Douglas Kerr is a former Professor of English and Dean of the Arts Faculty at the University of Hong Kong, where he taught for more than thirty years. He is currently Honorary Research Fellow at Birkbeck, University of London. He is the author of many books, including Wilfred Owen’s Voices (Oxford UP) and Conan Doyle: Writing, Profession and Practice (Oxford UP), but is especially important as an Orwell scholar. His work on Orwell includes multiple essays in journals and edited volumes of essays, alongside George Orwell (Writers and their Works series), Eastern Figures: Orient and Empire in British Writing (Hong Kong UP), and, most recently, Orwell and Empire (Oxford UP).
In 1926, a young officer of the Indian Imperial Police in colonial Burma read ‘in the ill-printed pages of some Indian newspaper’ the opening chapters of Gandhi’s autobiography. ‘They made a good impression on me’, George Orwell recalled years later, ‘which Gandhi himself, at that time, did not.’ They were never to meet, but this was the beginning of the relationship between two men who became not only leading political thinkers and actors, but iconic national figures in the years that saw the beginning of the end of the British Empire around the world. In their beliefs and political aims, Gandhi and Orwell had a good deal in common. They were both born into different kinds of allegiance to Britain and what it stood for. Orwell belonged not only to the governing class, but specifically to the Anglo-Indian imperial service class. The young Gandhi was, by his own description, a most amenable colonial subject. But in the light of experience and of growing intellectual conviction, both men in due course became implacable enemies of the injustice of imperial rule, and worked to change the minds of those who sustained it. This campaign came to a climax with the end of British rule in India, which both lived to see. Both embraced a practical socialism, and worked in different ways to improve the conditions of the poor. So what was it that prevented Orwell from seeing in Gandhi a kind of ally, a comrade in arms, even a hero? Through his career, in which he wrote a good deal about Gandhi, he expresses suspicion, hostility, irritation, ‘a sort of aesthetic distaste,’ and at best a grudging respect for the older man. Why? Professor Kerr’s talk looked for answers to these questions.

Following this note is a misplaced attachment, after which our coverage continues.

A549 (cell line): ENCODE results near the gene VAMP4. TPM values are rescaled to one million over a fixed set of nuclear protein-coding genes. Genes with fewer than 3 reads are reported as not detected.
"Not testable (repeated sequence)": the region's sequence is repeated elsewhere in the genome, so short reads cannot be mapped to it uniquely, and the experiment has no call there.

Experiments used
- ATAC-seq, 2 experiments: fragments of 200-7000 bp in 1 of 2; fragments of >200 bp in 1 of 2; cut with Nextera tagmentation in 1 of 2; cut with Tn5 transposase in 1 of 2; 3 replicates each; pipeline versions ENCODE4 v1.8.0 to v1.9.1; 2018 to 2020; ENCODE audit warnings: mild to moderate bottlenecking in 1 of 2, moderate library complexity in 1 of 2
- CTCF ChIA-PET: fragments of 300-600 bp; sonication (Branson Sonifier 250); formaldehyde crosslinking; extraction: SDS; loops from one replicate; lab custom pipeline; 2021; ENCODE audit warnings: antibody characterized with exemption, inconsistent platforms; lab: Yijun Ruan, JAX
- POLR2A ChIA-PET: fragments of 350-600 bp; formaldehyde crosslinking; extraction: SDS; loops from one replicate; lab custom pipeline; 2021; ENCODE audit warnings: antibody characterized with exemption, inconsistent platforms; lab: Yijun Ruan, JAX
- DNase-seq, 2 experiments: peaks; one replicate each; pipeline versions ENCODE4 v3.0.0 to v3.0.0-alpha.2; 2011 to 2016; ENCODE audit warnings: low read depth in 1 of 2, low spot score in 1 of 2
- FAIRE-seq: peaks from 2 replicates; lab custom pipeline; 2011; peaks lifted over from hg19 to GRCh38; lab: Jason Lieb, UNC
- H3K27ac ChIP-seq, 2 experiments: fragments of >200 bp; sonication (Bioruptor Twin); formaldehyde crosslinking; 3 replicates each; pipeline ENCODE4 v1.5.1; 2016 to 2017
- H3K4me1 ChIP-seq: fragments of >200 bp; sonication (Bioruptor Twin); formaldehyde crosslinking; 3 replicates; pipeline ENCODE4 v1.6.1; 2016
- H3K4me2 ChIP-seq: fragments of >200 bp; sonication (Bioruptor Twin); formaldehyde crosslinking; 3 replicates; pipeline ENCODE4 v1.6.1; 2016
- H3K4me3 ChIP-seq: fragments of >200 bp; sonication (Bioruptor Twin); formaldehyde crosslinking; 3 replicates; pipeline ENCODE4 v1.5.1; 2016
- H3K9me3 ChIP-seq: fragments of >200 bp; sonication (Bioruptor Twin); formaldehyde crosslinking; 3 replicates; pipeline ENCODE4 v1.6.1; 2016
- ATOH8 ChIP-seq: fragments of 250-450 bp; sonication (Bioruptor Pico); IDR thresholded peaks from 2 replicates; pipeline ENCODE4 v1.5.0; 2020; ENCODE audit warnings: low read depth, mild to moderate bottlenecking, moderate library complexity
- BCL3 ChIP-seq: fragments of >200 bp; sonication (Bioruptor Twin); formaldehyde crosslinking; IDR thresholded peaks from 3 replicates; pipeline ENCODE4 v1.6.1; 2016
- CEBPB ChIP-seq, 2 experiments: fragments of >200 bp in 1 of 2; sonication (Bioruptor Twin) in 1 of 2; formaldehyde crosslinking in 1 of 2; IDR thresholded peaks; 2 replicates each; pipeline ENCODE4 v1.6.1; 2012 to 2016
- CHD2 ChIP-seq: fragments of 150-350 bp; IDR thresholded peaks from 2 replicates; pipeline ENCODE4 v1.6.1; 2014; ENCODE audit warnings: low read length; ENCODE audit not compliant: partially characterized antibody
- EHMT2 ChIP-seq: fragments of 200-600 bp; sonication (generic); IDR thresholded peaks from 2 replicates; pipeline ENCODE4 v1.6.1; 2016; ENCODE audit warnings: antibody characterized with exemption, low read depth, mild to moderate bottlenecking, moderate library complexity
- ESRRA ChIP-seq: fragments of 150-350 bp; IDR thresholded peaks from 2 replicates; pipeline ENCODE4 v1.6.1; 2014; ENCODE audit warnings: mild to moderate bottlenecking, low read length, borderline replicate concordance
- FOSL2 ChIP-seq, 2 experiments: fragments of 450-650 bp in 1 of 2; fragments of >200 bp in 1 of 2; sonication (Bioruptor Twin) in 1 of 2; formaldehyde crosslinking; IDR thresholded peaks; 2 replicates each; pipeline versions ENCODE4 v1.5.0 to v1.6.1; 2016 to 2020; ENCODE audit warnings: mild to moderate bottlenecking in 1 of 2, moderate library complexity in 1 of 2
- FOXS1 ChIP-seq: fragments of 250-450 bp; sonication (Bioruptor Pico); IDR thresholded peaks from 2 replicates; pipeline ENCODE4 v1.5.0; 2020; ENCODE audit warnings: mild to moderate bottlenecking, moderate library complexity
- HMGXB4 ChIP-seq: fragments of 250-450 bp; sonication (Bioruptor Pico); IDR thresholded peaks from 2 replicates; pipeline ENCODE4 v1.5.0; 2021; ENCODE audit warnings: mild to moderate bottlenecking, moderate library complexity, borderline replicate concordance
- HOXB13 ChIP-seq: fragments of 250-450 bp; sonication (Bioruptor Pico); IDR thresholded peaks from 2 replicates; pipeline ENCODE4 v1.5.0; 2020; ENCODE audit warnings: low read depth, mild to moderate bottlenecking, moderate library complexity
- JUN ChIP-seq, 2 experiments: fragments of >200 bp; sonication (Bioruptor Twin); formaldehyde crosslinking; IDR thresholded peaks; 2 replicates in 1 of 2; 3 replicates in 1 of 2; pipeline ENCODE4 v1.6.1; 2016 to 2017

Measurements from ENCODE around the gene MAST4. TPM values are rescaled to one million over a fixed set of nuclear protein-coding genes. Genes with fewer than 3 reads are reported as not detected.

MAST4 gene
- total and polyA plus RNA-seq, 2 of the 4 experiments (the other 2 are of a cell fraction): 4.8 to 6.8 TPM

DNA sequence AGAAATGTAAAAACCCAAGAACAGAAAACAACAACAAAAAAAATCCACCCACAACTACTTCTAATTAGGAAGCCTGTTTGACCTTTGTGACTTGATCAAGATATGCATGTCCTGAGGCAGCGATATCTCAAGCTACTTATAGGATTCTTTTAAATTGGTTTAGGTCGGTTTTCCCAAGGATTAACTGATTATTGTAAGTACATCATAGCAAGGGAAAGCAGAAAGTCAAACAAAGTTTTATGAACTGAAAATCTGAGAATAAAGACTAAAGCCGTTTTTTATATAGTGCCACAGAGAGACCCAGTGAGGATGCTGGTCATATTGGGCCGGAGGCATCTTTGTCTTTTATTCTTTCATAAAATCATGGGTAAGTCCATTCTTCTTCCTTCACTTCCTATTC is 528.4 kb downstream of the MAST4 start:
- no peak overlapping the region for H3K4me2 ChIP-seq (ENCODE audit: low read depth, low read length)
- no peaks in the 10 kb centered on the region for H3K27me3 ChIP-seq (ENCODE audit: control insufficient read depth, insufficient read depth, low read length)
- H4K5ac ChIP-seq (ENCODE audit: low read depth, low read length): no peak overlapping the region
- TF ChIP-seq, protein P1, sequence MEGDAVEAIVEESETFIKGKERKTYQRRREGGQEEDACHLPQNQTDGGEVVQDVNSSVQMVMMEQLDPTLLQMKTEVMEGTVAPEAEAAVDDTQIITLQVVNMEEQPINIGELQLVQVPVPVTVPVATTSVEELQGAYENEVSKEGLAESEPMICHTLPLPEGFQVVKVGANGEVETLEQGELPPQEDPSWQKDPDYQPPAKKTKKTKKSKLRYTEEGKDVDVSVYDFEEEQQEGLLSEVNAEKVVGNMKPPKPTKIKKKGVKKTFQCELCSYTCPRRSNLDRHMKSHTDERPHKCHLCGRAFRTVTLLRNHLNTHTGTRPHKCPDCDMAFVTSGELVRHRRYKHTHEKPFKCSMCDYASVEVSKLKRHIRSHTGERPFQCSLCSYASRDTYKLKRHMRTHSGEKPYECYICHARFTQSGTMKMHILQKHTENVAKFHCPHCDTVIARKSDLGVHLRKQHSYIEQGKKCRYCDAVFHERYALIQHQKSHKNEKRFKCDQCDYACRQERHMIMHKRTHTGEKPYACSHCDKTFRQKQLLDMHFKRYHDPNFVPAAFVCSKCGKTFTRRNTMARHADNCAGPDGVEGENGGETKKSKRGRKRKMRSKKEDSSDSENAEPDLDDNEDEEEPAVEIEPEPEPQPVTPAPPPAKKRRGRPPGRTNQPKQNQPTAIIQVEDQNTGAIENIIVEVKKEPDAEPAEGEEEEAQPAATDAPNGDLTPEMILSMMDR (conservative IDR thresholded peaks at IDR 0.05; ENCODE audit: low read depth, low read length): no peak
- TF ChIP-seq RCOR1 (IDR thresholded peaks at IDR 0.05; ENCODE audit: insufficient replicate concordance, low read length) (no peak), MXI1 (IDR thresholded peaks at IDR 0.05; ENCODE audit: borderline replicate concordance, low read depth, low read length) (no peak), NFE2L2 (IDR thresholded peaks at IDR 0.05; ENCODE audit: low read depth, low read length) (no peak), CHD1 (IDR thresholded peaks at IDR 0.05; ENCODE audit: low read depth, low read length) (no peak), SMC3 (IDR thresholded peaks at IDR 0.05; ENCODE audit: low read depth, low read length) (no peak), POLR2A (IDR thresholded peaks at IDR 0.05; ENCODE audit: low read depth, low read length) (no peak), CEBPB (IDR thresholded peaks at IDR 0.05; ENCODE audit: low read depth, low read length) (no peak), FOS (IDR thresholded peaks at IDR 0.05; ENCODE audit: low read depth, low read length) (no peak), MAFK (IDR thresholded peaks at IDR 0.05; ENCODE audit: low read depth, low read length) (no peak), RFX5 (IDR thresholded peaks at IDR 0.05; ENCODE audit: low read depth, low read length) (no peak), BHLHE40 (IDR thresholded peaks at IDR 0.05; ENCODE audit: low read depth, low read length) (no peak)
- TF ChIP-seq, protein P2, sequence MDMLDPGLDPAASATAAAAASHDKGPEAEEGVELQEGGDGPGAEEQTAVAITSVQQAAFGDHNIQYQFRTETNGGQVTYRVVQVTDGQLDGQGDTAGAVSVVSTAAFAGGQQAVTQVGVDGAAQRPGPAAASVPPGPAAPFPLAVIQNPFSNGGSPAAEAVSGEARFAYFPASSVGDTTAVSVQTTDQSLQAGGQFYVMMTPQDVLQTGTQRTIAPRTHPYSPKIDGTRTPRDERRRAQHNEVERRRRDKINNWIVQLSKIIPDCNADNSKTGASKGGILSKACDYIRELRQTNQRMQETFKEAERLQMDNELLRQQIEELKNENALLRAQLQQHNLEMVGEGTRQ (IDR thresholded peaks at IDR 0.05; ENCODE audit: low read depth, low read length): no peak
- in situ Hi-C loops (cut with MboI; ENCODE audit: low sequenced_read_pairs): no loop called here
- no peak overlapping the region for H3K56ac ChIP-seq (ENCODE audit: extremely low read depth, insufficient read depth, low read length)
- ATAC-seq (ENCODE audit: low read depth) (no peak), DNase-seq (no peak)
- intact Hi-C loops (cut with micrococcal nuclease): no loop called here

This event was supported by the Centre for Modernist Cultures (CMC), in the School of English, Drama, and Creative Studies. CMC is a hub for world-leading research on literary and artistic modernism. Its members and invited speakers work at the forefront of the discipline, opening up modernist and early twentieth-century scholarship to innovative lines of inquiry and to new interdisciplinary and international contexts for the study of cultural modernity.